A few years ago, David Gill of VinWizard started to install an option for ‘pulse cooling’ in his software for winery tanks. Customers weren’t asking for it, he wasn’t advertising it, and it wasn’t common practise among winemakers.
David had heard of pulse cooling—lowering temperatures of winery tanks in intervals rather than continuously—a few years prior from UC Davis, when chemical engineer and Professor Richard Boulton began to champion the energy-saving method in winery design.
“The idea is so simple,” David says, “and the potential for energy savings in wineries is huge. I began installing pulse cooling as an option in our systems with the intention of quantifying its benefits and communicating that the customers later. But I haven’t had the opportunity to run a trial until now—at the Bragato Research Institute (BRI) research winery.”
“The beauty of BRI to run trials is the tanks are all the same size, run with the same equipment, all operating the same way,” David says.
In September, David joined Dr Tanya Rutan, BRI Research Winery Manager, to trial pulse cooling using 200-litre tanks at the research winery. The identical tanks started with the same volume at an ambient temperature of 16.7° C and were set to cool at a target temperature of 8° C (glycol temperature setting -2° C). The pulse cooling tank would run for one minute, then automatically shut off for three minutes. The other tank was set for continuous cooling, which is the common approach by industry. Overall, the pulse-cooled system reached the setpoint of 8° C in 155 minutes, while the continuously cooled tank took 75 minutes.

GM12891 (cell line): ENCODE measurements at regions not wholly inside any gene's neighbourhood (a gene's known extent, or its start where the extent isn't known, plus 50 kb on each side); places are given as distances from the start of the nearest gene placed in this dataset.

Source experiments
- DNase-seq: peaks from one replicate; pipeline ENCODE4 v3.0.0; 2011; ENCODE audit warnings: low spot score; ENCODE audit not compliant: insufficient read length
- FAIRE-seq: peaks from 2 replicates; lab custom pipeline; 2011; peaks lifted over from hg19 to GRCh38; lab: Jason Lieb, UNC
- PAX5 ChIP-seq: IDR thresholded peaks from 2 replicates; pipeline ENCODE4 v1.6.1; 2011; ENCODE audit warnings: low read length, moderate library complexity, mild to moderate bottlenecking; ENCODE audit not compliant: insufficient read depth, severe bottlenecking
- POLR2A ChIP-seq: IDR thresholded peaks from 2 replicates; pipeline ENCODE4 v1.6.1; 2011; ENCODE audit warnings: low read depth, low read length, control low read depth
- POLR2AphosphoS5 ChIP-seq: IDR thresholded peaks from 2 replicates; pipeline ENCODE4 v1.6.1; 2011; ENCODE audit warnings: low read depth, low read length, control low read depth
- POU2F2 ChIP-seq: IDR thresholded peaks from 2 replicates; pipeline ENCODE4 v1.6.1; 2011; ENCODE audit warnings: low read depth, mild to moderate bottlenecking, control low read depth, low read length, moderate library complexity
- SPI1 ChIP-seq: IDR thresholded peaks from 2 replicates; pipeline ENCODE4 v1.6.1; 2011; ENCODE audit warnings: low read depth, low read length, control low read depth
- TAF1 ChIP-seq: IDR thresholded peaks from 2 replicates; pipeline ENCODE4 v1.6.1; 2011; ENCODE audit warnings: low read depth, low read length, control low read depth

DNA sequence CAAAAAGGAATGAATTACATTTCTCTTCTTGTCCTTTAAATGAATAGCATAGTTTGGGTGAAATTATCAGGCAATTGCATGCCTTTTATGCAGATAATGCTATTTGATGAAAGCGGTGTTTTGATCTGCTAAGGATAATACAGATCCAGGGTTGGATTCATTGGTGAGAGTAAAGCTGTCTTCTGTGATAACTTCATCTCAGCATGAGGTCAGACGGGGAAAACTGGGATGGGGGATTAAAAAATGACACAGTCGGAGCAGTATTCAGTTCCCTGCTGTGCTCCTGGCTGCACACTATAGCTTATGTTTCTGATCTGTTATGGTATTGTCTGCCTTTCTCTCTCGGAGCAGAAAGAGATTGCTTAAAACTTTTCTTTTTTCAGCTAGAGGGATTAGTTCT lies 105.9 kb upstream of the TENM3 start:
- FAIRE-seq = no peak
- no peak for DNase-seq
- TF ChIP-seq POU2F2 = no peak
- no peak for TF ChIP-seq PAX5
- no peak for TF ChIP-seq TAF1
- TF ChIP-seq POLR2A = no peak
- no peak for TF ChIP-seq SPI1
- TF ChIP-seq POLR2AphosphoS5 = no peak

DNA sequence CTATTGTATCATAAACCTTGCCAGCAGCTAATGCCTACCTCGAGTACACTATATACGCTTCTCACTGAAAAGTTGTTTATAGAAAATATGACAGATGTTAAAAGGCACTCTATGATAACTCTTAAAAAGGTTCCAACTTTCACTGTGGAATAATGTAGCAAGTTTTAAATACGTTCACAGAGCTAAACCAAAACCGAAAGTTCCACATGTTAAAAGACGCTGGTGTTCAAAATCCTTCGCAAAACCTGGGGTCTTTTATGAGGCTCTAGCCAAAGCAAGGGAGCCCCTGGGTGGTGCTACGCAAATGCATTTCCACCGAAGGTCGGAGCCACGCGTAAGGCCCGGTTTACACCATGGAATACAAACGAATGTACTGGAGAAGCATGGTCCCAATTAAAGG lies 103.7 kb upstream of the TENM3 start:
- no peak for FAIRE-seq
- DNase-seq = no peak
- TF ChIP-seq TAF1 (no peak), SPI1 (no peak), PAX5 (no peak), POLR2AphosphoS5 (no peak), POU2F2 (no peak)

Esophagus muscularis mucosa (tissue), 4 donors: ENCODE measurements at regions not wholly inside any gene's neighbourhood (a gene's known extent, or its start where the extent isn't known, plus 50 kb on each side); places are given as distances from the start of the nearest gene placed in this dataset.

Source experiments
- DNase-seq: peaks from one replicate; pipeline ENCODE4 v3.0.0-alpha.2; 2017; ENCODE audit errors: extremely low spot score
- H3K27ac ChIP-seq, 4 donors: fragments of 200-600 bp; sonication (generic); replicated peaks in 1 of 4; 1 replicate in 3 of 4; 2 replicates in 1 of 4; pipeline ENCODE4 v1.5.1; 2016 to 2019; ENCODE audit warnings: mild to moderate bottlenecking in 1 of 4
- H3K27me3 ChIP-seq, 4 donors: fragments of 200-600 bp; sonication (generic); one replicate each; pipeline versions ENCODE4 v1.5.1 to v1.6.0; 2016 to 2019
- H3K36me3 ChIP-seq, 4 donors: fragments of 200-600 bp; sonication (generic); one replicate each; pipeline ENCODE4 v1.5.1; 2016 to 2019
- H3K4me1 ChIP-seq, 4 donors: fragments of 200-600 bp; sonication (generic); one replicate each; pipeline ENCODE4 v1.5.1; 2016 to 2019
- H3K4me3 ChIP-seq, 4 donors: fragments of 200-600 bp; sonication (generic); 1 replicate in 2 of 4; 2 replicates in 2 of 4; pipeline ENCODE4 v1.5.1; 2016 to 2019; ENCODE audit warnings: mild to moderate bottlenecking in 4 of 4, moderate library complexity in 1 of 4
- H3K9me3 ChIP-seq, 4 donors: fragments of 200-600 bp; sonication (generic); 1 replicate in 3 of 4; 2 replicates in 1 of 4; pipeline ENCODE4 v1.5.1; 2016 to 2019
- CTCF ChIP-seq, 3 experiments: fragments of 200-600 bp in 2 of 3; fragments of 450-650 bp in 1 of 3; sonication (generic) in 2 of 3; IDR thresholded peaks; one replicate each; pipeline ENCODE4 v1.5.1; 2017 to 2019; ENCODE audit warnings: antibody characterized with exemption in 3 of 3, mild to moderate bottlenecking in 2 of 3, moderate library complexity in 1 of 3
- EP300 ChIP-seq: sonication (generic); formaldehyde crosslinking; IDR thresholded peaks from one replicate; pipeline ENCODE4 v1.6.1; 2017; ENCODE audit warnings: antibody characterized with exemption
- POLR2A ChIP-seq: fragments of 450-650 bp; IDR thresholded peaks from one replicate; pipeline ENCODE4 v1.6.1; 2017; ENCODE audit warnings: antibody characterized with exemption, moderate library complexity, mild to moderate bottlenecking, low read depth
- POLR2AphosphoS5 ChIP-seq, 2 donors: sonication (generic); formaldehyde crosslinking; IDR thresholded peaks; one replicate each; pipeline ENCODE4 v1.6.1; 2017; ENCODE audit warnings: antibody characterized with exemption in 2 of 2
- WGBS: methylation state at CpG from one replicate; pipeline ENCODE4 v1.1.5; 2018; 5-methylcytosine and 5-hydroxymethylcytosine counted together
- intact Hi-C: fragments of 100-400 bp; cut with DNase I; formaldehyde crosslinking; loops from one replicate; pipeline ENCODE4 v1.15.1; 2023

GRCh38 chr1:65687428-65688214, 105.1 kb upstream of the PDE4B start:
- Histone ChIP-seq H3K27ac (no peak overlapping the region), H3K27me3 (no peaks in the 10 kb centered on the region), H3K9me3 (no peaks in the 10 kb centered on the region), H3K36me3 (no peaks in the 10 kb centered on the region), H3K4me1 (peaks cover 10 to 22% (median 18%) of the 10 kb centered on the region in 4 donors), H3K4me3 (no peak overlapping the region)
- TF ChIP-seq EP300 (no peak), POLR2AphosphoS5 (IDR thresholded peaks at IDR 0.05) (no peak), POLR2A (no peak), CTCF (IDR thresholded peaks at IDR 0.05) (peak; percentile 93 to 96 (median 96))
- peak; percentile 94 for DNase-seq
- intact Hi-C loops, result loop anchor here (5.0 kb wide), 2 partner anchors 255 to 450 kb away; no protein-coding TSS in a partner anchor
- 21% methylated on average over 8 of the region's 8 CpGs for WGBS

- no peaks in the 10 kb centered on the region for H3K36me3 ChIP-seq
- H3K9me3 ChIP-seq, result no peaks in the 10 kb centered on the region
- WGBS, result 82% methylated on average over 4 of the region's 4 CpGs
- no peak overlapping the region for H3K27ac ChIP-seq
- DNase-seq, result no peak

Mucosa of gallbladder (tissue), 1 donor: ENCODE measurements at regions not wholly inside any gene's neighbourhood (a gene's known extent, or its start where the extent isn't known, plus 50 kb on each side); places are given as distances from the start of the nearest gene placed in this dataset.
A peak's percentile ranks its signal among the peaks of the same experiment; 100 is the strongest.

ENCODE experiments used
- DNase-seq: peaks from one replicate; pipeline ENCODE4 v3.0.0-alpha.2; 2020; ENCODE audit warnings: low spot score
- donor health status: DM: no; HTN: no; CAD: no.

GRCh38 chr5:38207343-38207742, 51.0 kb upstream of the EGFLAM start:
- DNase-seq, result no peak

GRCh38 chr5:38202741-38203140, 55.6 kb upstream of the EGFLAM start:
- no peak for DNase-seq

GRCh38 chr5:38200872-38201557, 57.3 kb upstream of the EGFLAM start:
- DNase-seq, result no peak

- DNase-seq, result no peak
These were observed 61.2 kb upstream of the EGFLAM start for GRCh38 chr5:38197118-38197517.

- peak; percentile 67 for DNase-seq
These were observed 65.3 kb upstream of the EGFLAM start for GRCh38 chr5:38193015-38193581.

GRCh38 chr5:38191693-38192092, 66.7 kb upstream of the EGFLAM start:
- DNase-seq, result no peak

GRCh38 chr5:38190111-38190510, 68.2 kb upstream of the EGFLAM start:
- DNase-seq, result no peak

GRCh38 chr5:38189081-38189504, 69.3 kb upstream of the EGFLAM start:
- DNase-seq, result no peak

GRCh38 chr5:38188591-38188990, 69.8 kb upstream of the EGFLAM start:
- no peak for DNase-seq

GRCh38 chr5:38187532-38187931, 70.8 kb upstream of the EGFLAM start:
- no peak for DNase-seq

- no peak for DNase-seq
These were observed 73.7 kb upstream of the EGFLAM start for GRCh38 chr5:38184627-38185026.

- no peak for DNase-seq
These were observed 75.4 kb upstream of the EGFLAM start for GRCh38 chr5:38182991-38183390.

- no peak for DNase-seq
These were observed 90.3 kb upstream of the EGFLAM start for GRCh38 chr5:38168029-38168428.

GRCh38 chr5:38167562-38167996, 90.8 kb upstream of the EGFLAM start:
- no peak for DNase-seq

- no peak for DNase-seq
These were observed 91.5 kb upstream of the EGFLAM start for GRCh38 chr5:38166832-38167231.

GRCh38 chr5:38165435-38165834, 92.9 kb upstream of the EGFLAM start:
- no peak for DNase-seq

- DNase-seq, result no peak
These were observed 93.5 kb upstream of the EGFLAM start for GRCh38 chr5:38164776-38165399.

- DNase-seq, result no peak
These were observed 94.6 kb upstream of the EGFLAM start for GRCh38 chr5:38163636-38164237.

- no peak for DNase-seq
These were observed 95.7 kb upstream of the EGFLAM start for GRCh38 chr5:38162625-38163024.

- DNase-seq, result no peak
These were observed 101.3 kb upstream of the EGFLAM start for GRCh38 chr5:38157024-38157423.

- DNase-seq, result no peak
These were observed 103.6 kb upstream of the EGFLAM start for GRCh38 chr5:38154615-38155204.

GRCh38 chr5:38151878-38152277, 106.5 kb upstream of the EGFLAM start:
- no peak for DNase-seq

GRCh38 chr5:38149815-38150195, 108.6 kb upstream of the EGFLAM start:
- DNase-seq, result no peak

Essentially, the pulse-cooled method used only 30% of the energy of the conventional method, while taking twice as long to bring down the temperature.
Tanya used the pulse cooling option during the research winery’s inaugural vintage with much success.
“Aside from some instances during fermentation, the extra time the pulse cooling took outweighed the continuous cooling when you consider the substantial energy savings. Often, I found pulse cooling to be beneficial because it gave me more control to bring down temperatures gradually,” she says.
Pulse cooling is particularly beneficial for smaller tanks, David says, which tend to overchill with continuous cooling. During the BRI trial, continuous cooling led the tank to overchill by 0.7 of a degree at one point, compared to the pulse cooling tank at 0.2 of a degree.
While pulse cooling saved 30% energy in the BRI trial, David estimates the real numbers could be as high as 50% in some wineries. The next step for David and VinWizard is to take the trial to a larger winery in Australia that houses various-sized tanks. This trial, utilising wine-filled tanks, will measure power use of the entire winery before pulse cooling and then after pulse cooling.
“The feature is already there in VinWizard systems, but not many of my clients know how to use it or understand what it does,” David says. “It’s also possible to run pulse cooling on other systems for energy savings. It’s just never taken off in the wine industry.”